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Jeanne Calment

This Wiki is about Jeanne Calment who is supposed to have lived to 122 years old and thus the oldest among Archicentenarians, but this is disputed.


Further reading:

French supercentenarian Jeanne Calment holds the world record for the oldest validated human [48,23,49]. Her validation has been disputed by Valery Novoselov, Nikolay Zak and others. We reaffirm here that we continue to dispute her case due to an ambiguity in her record which could allow for a mother-daughter identity switch [37,38]. Her original validators have demanded that their opponents provide proof of the switch [50]. However, it is a central tenet of longevity validation that the onus of proof is on the validators [30,31]. It is our assessment that the balance of evidence is strongly in favour of the identity switch having taken place [38].

The dispute over Jeanne Calment’s age is not based on the “impossibility” of her longevity. It may well be possible for someone to live beyond 122 years of age. The argument against her is that a specific identity switch scenario is found to be significantly more probable in a Bayesian analysis of the known evidence. In brief it is thought that both mother and daughter contracted tuberculosis which was considered shameful for people of their social standing. They tried to hide it and became trapped by signature fraud into a growing web of lies. This would be exposed as a scandal if the identity switch was not maintained. Financial advantages of the switch may also have been a motivating factor. Although the daughter Yvonne had probably suffered from tuberculosis until 1928, claims she continued to be seriously ill from 1929 to 1934 are not supported by later photos of her at a wedding, a costume festival, and a sanatorium in Leysin, while similar photos of her mother Jeanne are conspicuously missing. We believe it was the mother who died in 1934 and not the daughter as claimed.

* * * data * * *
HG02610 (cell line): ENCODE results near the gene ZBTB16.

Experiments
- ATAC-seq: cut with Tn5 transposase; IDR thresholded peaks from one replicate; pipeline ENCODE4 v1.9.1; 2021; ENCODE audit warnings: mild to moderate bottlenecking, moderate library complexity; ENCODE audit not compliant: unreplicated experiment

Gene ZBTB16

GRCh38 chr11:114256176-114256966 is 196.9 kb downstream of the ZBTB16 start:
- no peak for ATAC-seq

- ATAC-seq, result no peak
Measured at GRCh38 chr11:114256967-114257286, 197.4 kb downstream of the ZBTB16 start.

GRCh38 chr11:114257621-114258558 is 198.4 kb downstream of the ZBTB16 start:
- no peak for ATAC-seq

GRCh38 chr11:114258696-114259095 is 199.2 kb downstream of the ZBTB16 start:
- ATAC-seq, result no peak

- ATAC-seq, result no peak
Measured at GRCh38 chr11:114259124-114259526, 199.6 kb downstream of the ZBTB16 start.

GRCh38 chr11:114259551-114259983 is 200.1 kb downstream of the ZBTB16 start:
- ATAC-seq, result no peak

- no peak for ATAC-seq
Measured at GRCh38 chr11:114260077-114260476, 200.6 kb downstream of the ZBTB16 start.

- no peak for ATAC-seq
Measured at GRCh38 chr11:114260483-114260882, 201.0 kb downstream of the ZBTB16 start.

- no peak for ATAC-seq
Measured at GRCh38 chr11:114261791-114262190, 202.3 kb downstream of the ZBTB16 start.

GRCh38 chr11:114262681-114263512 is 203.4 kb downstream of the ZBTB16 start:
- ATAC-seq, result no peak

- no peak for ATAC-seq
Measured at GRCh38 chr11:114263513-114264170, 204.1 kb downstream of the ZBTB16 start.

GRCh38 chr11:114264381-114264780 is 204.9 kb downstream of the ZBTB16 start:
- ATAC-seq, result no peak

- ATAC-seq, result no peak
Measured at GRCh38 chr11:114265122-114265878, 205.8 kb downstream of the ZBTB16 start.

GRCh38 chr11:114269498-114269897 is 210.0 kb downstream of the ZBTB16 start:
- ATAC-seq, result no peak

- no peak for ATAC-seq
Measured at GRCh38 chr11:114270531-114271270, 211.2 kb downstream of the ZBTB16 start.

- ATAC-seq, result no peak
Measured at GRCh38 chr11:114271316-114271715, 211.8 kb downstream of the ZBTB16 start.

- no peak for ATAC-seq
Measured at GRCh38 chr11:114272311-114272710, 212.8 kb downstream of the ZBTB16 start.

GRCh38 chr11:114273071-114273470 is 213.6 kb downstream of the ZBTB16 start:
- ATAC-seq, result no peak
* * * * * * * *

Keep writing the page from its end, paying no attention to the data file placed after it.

Since our analysis was published we and others continue the research in a hope to further clarify the Calment’s case. We have found various new pieces of evidence which strongly reinforce the switch scenario proposed in [38]. In particular, several pieces of evidence confirm that Jeanne was a patient in the tuberculosis sanatorium Belvedere in Leysin in 1931 and the document of the purchase of villa in Paradou in 1933 by Jeanne shows a signature which looks different from a series of Jeanne’s signatures over the preceding years. This document was signed with the notary David who came to Arles after the previous notary who worked with Calments had retired. A new photo of Jeanne before 1934 was found and Robert Billot, a relative who knew Madame Calment since the late 1930s said that he is confident that this photo does not show the woman he knew as Jeanne. We continue to gather evidence and are looking forward to publishing it in the future.

After extensive debates, it seems unlikely that documentary evidence alone (including public records, photographs, testimony, and news reports) will be sufficient to resolve Jeanne Calment’s case to the point of forming a scientific consensus. DNA testing on the other hand is capable of settling the matter. It is known that Jeanne’s daughter Yvonne was the offspring of double second cousins. This would be identifiable in her DNA via an autozygosity test and would distinguish her from her mother with a high degree of certainty. Consanguinity tests with suitably chosen living relatives would also be deterministic.

DNA samples for Mme Calment were taken and kept by the Jean-Dausset foundation in Paris. Unfortunately, requests for access or even confirmation of their continued existence have so far been unanswered. A principle lesson to be learnt from this case is therefore that bio-samples taken should be held in trust under terms of use that are made public. It must be appreciated that DNA sequences hold enormous amounts of personal information about an individual and their close family. It may not be appropriate or even lawful to publish the whole genome sequence, but it could be made available for legitimate scientific investigations under suitable conditions. These would be imposed according to family wishes where close blood-related family remains.Jeanne and Yvonne were remarkably similar to Madame Calment but there were some key differences between Jeanne and Madame Calment as explained in the Photo analysis

Experts are welcome to analyze the available photos, all of which are undisputed except "J-1905" which could be another person
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Enhanced photos:

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